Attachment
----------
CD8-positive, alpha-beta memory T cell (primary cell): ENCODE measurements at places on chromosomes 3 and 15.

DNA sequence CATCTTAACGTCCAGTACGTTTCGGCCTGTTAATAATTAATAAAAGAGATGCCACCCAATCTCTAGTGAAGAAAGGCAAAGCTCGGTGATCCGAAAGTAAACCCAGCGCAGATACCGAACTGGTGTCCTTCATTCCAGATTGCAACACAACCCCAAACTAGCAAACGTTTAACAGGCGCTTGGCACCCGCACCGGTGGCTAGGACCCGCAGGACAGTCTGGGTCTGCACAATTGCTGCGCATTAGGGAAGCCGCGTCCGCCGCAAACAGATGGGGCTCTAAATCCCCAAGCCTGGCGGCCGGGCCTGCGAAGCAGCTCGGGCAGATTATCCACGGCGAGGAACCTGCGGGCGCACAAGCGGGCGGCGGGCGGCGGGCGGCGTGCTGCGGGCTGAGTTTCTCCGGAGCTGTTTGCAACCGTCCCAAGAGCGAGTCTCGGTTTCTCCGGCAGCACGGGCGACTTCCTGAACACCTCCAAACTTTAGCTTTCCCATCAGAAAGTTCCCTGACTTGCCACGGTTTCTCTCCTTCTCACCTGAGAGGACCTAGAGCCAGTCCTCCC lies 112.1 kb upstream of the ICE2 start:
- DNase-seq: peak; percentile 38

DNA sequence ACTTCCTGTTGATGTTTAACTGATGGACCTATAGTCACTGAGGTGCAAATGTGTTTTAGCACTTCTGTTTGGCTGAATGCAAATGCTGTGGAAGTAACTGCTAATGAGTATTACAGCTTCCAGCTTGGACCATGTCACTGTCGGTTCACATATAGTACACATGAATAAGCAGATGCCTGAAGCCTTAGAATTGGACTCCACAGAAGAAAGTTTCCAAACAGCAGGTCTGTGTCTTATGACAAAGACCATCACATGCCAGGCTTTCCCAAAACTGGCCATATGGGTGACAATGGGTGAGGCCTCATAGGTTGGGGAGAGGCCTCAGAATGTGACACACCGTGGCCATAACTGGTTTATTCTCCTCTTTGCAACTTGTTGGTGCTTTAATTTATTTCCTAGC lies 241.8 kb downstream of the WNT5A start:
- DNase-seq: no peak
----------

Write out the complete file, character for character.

CD8-positive, alpha-beta memory T cell (primary cell): ENCODE measurements at places on chromosomes 3 and 15.

DNA sequence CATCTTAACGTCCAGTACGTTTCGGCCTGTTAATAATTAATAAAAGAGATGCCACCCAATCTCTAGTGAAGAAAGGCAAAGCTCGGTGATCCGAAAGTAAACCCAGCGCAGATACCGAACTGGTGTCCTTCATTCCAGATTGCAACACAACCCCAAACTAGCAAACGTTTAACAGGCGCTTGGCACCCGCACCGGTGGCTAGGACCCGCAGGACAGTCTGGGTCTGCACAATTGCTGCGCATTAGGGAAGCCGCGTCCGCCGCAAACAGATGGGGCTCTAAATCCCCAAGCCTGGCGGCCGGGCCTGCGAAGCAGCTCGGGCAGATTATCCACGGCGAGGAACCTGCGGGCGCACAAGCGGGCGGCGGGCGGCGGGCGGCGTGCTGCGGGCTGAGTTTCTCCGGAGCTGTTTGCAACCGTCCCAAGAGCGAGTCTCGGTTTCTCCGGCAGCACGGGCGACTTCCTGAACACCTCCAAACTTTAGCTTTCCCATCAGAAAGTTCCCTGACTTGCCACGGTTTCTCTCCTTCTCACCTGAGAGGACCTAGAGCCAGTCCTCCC lies 112.1 kb upstream of the ICE2 start:
- DNase-seq: peak; percentile 38

DNA sequence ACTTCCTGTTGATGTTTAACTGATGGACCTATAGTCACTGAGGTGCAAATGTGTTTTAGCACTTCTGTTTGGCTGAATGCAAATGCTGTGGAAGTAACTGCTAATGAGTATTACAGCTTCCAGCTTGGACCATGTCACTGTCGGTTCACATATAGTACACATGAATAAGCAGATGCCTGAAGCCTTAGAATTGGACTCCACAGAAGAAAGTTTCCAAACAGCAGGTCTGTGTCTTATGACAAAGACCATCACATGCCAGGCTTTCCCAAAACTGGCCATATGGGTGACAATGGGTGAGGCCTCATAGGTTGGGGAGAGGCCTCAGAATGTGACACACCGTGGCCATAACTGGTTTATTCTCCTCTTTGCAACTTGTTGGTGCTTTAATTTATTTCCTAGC lies 241.8 kb downstream of the WNT5A start:
- DNase-seq: no peak